3930 Ulleva°l Stadion, N-0806 Oslo, Norway c Norsk Hydro ASA, N-0246 Oslo, Norway Received 27 February described as a power-law function of the volume. For small to moderate volumes, visco-plastic models mixing of the shear layer with ambient water or hydro-planing must be invoked in order to explain

500

CO2 Sorption to Subsingle Hydration Layer Montmorillonite Clay Studied by Excess Sorption and Neutron Diffraction Measurements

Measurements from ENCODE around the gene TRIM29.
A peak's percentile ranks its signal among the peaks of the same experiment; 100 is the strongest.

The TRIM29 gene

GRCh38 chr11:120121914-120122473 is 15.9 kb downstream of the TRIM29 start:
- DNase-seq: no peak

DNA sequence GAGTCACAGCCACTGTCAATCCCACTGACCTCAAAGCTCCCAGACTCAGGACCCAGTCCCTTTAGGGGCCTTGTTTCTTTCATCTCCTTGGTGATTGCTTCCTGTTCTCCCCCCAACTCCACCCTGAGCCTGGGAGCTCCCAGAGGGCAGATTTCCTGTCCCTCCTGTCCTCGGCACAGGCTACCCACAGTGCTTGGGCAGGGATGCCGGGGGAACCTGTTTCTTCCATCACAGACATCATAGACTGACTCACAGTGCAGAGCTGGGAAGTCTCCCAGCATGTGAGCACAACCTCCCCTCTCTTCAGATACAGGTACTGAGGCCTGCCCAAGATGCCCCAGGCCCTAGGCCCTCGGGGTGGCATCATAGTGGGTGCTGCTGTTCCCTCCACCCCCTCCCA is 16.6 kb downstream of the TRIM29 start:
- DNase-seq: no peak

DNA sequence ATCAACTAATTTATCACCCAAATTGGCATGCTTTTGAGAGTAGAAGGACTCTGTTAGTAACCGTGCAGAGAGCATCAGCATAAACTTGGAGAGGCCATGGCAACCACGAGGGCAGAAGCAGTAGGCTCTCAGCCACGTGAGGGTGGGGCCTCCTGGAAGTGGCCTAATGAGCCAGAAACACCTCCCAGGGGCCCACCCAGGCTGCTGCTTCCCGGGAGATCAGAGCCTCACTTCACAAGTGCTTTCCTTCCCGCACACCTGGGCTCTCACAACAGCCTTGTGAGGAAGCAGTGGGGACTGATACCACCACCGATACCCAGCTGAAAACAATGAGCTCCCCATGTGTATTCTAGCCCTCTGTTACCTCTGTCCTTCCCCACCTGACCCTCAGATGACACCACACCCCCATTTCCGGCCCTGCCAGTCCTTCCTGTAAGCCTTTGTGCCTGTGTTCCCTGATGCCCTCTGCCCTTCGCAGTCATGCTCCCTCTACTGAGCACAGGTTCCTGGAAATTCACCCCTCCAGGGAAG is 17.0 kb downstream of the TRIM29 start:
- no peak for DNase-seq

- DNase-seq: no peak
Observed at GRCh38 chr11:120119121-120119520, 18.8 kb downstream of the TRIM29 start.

Science Journals Connector (OSTI)

Neutron diffraction data and excess sorption isotherms were measured at 35 and 50 °C and pressure ranges of 0–200 bar, mimicking conditions of temperature and pressure in some of the currently active carbon storage sites (Kevin dome, Sleipner, Ketzin, Otway, Teapot dome). ...

Gernot Rother; Eugene S. Ilton; Dirk Wallacher; Thomas Hau?; Herbert T. Schaef; Odeta Qafoku; Kevin M. Rosso; Andrew R. Felmy; Elizabeth G. Krukowski; Andrew G. Stack; Nico Grimm; Robert J. Bodnar

2012-08-23T23:59:59.000Z